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Wushu the Black Belt Edition has this phrase in the Playing the Game chapter (emphasis mine):

Scoring Hits

Compare the result of each die roll to your character’s most relevant Trait, discarding any dice that roll over that number. (If you don’t have a relevant Trait, the default is 2.) The remaining dice are your hits.

If there's no opposition, you only need one hit to secure victory.

The next paragraph is all about Treats, Mooks and Nemeses. It seems the rules silently ignore this "no opposition" case. So what's happend if there's no opposition, but no hits were scored?

Should coup de grace be narrated against the heroes? Or, quite the opposite, they can try again and repeat the roll without any risks? Or something in-between?

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Painful, Agonizing Failure

The result is not only a failure, but an significant one. The Director called for a roll: this means that something in the world is about to change. On a failure, the situation has certainly changed, and the players must deal with that change.

A roll is either a success, or it's not. If not, it's a failure. The onus is on the Director to make failure matter, viz. painful and agonizing.

What are the Consequences of Mundane Failure?

This is a problem that's found in most TTRPGs (why can't D&D adventurers just re-pick the lock? and so on), but since Wushu is so heavily narrative, there is more reason for the Director to introduce a meaningful consequence of failure, to keep the game moving: the players can't just try the same thing again, because the situation has changed.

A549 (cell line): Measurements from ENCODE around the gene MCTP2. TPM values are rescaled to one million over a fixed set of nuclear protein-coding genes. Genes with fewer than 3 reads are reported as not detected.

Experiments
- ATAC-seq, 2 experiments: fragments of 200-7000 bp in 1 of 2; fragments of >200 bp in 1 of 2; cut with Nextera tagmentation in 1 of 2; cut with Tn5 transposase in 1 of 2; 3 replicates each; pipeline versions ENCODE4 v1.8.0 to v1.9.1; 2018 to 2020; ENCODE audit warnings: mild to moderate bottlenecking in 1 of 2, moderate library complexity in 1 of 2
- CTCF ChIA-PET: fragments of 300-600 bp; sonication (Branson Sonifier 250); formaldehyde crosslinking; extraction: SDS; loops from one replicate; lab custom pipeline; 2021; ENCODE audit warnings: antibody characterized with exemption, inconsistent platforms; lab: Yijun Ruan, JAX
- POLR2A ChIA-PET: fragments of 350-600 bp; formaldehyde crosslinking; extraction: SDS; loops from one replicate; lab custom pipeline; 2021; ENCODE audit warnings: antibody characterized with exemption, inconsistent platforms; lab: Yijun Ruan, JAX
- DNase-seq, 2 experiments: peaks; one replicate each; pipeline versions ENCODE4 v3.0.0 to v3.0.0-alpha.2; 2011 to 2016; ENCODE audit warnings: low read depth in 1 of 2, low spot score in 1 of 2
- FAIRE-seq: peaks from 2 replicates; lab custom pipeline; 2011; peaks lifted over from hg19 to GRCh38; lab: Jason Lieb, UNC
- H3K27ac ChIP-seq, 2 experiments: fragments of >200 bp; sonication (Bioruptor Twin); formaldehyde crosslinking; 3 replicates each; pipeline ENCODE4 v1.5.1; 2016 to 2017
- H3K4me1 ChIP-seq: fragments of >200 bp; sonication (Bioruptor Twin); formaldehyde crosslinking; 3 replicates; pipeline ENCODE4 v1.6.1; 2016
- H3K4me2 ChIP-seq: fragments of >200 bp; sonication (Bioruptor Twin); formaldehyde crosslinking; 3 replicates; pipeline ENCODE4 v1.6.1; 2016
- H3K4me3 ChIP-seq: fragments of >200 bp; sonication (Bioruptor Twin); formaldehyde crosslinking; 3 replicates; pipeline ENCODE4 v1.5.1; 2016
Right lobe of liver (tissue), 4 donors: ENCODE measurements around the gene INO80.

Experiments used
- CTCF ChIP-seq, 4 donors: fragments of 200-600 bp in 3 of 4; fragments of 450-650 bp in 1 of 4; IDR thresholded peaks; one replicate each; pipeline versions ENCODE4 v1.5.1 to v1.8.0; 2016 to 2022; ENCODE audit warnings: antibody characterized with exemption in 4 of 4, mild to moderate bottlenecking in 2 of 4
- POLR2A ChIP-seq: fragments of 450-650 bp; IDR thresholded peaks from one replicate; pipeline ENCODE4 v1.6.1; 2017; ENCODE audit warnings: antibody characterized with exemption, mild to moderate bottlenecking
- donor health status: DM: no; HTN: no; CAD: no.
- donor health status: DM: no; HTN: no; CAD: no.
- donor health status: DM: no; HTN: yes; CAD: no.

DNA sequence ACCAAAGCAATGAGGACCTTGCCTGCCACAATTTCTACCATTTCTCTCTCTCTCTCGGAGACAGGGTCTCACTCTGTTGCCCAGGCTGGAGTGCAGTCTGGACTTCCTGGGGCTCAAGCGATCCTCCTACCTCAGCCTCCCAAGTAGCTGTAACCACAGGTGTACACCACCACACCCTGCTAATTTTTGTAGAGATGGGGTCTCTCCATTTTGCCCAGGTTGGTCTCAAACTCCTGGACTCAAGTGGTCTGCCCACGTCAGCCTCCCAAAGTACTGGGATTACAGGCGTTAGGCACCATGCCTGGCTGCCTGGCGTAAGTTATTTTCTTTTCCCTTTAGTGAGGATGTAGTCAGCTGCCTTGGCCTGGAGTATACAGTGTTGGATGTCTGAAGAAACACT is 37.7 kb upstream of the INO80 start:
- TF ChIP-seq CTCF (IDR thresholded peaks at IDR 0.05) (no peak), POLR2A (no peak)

This doesn't mean you should punish them for failure, necessarily. You may even reward them by "failing forward":

Director: You try to sneak over the guard but fall onto him instead; he's knocked out, but you lose a point of Chi goring your hand on his spear. Also, you can hear the other guard on duty clanking down the hall to investigate. Get ready for a fight!

"Nothing happens" is an acceptable outcome in some situations, as well - it's just boring. When you want the players to feel bored (e.g., to make them change tack), it's a fine tool to use.

What are the Consequences of Crucial Failure?

I find it easier to reason via example, so let's think of a situation with a roll that is both crucial to the story, and unopposed. I think that the below exchange typifies how an unopposed roll could easily change the dynamic of a story-critical situation.

Director: Your party approaches the Council of Elder Warmasters hoping to make your plea. The Sage Blade King stands before you, ready to accept the ceremonial first blow in the Scholar's Duel of Greeting. He is not resisting, but the force of your slap, and the witticism with which it is delivered, will irreversibly color the impression you make on the Council.

Player: Uh... [5 details later] Then I finish off with, "Eat this, nerd!" [rolls 0/5] Oh no.

Director: The Sage King hasn't moved a muscle, and yet somehow your punch has gone wide. A fold in his cloak perhaps deceived you. Your faces are now much nearer to each other, and your eyes meet. In his gaze, you detect the unmistakable glint of pity. The Council is not impressed.

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